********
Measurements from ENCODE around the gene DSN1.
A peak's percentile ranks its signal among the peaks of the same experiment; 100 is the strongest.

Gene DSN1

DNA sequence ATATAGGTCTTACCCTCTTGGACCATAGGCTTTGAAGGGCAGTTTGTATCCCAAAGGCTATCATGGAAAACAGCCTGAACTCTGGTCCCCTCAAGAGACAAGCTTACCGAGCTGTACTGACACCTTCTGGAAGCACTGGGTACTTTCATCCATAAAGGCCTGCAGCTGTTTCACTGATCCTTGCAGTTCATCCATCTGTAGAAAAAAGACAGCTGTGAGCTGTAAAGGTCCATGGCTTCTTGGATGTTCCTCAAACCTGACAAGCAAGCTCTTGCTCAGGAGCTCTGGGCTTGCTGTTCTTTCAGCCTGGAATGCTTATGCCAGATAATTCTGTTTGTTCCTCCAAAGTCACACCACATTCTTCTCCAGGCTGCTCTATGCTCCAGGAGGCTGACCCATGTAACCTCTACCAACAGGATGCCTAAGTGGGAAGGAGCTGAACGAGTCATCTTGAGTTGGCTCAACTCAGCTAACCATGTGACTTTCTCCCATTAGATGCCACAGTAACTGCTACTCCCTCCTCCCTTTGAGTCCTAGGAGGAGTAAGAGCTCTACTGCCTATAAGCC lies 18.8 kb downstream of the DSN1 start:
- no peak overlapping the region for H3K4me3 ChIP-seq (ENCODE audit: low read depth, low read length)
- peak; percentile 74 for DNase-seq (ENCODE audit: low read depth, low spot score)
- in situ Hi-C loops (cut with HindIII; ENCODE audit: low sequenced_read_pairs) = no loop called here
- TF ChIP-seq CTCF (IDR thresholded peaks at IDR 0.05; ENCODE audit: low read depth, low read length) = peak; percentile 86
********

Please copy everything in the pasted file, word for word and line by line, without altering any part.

Measurements from ENCODE around the gene DSN1.
A peak's percentile ranks its signal among the peaks of the same experiment; 100 is the strongest.

Gene DSN1

DNA sequence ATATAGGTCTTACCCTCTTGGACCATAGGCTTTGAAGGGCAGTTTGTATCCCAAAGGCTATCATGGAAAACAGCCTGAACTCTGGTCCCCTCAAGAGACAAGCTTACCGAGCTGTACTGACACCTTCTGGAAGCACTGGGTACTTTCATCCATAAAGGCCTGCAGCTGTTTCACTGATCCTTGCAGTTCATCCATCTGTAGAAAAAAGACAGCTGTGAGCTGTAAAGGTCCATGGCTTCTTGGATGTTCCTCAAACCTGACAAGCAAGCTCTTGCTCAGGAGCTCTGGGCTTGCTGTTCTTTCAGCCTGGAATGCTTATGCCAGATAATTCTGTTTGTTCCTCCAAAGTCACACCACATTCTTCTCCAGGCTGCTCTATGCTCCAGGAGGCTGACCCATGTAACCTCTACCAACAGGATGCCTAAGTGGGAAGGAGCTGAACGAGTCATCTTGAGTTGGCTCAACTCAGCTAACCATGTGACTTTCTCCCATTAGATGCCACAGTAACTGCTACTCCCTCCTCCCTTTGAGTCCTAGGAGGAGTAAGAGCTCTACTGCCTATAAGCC lies 18.8 kb downstream of the DSN1 start:
- no peak overlapping the region for H3K4me3 ChIP-seq (ENCODE audit: low read depth, low read length)
- peak; percentile 74 for DNase-seq (ENCODE audit: low read depth, low spot score)
- in situ Hi-C loops (cut with HindIII; ENCODE audit: low sequenced_read_pairs) = no loop called here
- TF ChIP-seq CTCF (IDR thresholded peaks at IDR 0.05; ENCODE audit: low read depth, low read length) = peak; percentile 86